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Title: The role of plasma and vascular tetrahydrobiopterin in vascular disease states
Author: Cunnington, Colin
ISNI:       0000 0004 2725 8239
Awarding Body: University of Oxford
Current Institution: University of Oxford
Date of Award: 2011
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The endothelial nitric oxide synthase (eNOS) co-factor tetrahydrobiopterin (BH4) has been shown to play a pivotal role in maintaining endothelial function in experimental vascular disease models. In BH4-deficient states, eNOS becomes enzymatically ‘uncoupled’, generating reactive oxygen species instead of nitric oxide, thus promoting endothelial dysfunction. In humans with coronary artery disease (CAD), higher vascular BH4 levels have been shown to be associated with improved endothelial function, and genetic variation in endogenous BH4 synthesis has implicated a causal role. Accordingly, BH4 has been proposed as a potential therapeutic target in vascular disease states. The work in this thesis aims to further elucidate the roles of exogenous and endogenous BH4 in humans. In a randomised, placebo-controlled clinical trial of oral BH4 therapy in patients with CAD, exogenous BH4 had no effect on endothelial function or vascular oxidative stress. Subsequent pharmacokinetic and pharmacodynamic analysis revealed that oral BH4 significantly augmented BH4 levels in plasma and in venous tissue (but not in arterial tissue), but also increased levels of the oxidation product dihydrobiopterin (BH2), which lacks eNOS cofactor activity. Thus, there was a null effect on overall biopterin redox status. To further understand the mechanics of exogenous BH4 oxidation, ex vivo studies of human blood and vascular tissue demonstrated that exogenous BH4 is very rapidly oxidised to BH2; co-administration with an antioxidant had only a modest effect on preventing BH4 oxidation in blood, with no beneficial effect on biopterin redox state in the vasculature. Finally, using a “Mendelian randomisation” approach, I studied the effects of a haplotype of GCH1 (the gene encoding the rate limiting enzyme in BH4 synthesis) on endogenous BH4 bioavailability and vascular function in healthy individuals. In patients with CAD, this haplotype has been associated with decreased BH4 bioavailability and eNOS uncoupling, however in healthy individuals the haplotype exerted no significant effect, likely due to reduced inflammatory stimulation of GCH1.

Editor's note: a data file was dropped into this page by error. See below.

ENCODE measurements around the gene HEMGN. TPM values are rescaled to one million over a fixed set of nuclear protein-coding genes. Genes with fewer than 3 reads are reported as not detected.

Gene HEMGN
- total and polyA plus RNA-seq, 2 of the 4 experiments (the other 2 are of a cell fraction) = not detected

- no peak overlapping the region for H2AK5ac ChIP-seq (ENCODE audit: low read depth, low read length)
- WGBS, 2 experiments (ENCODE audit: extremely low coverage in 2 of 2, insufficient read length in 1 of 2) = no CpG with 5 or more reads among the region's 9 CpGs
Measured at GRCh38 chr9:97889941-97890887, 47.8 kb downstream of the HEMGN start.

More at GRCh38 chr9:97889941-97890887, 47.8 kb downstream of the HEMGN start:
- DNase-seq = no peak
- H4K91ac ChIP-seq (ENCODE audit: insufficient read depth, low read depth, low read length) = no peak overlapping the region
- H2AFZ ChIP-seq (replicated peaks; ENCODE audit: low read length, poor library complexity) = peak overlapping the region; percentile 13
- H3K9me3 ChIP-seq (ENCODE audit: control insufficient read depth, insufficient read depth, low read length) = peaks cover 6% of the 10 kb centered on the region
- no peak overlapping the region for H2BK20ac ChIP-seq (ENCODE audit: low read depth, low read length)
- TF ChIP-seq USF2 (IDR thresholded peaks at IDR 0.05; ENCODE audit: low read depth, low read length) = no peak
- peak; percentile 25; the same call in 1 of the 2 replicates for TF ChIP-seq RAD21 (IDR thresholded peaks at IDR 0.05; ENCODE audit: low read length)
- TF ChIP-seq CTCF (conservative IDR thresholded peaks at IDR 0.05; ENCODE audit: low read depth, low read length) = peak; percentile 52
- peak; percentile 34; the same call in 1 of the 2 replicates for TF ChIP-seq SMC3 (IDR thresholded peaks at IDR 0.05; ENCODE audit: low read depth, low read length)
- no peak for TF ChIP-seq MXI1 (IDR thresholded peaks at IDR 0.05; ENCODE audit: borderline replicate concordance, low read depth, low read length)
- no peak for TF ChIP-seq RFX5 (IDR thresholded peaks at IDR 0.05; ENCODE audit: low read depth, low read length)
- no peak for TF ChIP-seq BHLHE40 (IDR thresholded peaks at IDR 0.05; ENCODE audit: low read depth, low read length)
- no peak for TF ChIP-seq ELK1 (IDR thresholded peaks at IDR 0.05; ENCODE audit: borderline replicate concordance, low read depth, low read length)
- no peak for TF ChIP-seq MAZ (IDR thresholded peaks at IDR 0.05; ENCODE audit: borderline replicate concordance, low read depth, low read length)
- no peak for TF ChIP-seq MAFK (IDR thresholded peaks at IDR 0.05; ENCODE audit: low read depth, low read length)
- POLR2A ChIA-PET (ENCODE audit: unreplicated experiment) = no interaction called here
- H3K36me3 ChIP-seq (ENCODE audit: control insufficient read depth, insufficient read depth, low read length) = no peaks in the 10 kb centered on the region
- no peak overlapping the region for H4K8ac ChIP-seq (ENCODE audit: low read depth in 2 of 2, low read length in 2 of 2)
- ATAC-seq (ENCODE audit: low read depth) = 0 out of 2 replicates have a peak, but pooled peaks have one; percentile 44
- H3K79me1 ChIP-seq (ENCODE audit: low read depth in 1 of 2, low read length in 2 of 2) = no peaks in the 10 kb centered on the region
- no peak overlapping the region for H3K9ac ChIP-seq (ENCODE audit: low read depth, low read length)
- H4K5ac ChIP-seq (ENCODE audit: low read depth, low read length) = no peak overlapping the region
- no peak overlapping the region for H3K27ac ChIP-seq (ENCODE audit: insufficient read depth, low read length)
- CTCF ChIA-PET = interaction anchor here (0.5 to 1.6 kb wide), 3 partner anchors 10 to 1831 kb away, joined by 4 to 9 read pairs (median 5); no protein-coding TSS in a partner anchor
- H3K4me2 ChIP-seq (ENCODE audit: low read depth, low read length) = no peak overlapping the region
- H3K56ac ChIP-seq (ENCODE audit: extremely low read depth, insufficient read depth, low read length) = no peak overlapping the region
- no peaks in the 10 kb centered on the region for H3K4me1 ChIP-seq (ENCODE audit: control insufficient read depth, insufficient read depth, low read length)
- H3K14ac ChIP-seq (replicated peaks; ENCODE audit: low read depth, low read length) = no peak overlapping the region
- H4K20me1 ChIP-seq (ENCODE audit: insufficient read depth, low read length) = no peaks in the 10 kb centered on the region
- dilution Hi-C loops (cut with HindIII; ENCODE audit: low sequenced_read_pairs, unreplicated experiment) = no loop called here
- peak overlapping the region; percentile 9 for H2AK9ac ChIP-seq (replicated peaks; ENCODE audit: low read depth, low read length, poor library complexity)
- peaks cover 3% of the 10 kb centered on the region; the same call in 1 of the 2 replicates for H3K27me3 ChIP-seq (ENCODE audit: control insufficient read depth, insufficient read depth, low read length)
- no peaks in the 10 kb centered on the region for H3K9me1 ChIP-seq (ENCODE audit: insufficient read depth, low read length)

Supervisor: Channon, Keith Sponsor: Not available
Qualification Name: Thesis (Ph.D.) Qualification Level: Doctoral
EThOS ID:  DOI: Not available
Keywords: Cardiovascular disease ; endothelium ; nitric oxide ; oxidative stress ; coronary artery disease